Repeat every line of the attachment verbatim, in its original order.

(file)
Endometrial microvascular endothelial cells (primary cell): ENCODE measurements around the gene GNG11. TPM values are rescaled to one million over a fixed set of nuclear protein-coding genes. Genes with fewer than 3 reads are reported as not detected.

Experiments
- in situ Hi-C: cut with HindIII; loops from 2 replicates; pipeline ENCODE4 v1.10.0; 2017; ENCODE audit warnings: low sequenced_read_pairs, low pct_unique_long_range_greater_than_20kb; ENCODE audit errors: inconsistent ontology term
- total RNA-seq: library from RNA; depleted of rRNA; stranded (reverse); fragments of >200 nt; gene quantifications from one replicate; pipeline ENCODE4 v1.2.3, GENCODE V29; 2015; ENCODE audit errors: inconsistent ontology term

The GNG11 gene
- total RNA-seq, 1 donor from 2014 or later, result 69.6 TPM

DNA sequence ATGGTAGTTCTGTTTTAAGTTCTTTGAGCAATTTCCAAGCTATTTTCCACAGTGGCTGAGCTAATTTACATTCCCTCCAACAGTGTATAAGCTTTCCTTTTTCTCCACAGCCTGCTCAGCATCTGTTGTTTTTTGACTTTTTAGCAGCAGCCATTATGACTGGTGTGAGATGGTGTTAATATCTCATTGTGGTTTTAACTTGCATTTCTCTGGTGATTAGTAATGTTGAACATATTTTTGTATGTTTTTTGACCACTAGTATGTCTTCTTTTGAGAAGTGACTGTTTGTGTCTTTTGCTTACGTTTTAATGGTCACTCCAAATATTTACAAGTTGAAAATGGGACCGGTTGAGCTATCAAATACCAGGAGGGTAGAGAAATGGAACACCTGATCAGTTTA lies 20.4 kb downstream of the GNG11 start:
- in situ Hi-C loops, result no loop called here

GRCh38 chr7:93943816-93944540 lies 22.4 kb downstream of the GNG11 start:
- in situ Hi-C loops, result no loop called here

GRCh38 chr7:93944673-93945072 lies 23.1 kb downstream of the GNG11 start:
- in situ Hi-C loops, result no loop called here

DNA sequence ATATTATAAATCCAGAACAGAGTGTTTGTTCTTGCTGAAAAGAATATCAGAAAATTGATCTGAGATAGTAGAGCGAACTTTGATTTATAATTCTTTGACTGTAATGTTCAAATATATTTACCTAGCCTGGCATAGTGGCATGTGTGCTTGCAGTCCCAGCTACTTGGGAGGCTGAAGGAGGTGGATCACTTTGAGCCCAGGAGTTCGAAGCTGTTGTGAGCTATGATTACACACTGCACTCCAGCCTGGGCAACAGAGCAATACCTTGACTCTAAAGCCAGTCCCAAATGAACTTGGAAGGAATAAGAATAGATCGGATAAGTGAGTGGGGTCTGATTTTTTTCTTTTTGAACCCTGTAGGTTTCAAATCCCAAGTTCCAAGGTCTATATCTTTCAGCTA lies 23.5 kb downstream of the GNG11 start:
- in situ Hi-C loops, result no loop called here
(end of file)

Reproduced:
Endometrial microvascular endothelial cells (primary cell): ENCODE measurements around the gene GNG11. TPM values are rescaled to one million over a fixed set of nuclear protein-coding genes. Genes with fewer than 3 reads are reported as not detected.

Experiments
- in situ Hi-C: cut with HindIII; loops from 2 replicates; pipeline ENCODE4 v1.10.0; 2017; ENCODE audit warnings: low sequenced_read_pairs, low pct_unique_long_range_greater_than_20kb; ENCODE audit errors: inconsistent ontology term
- total RNA-seq: library from RNA; depleted of rRNA; stranded (reverse); fragments of >200 nt; gene quantifications from one replicate; pipeline ENCODE4 v1.2.3, GENCODE V29; 2015; ENCODE audit errors: inconsistent ontology term

The GNG11 gene
- total RNA-seq, 1 donor from 2014 or later, result 69.6 TPM

DNA sequence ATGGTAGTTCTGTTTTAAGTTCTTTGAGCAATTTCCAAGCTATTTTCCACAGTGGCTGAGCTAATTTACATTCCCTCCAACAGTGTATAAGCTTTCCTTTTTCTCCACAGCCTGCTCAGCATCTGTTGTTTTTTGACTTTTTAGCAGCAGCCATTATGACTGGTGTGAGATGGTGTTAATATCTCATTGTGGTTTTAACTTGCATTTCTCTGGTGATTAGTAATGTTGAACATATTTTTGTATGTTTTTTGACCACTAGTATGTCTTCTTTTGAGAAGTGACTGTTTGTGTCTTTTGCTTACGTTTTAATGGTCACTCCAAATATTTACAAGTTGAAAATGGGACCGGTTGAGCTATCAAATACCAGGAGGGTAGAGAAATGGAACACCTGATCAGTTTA lies 20.4 kb downstream of the GNG11 start:
- in situ Hi-C loops, result no loop called here

GRCh38 chr7:93943816-93944540 lies 22.4 kb downstream of the GNG11 start:
- in situ Hi-C loops, result no loop called here

GRCh38 chr7:93944673-93945072 lies 23.1 kb downstream of the GNG11 start:
- in situ Hi-C loops, result no loop called here

DNA sequence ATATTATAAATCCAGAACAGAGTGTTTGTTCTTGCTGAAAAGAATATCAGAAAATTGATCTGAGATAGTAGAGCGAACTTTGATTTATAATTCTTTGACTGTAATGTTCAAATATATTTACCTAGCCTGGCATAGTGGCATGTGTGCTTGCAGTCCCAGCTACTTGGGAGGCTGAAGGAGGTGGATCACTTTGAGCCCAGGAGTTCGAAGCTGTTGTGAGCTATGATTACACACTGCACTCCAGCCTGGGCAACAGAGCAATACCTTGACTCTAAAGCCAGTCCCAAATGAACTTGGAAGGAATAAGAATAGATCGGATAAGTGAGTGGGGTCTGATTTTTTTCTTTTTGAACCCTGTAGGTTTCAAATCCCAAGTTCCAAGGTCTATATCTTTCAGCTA lies 23.5 kb downstream of the GNG11 start:
- in situ Hi-C loops, result no loop called here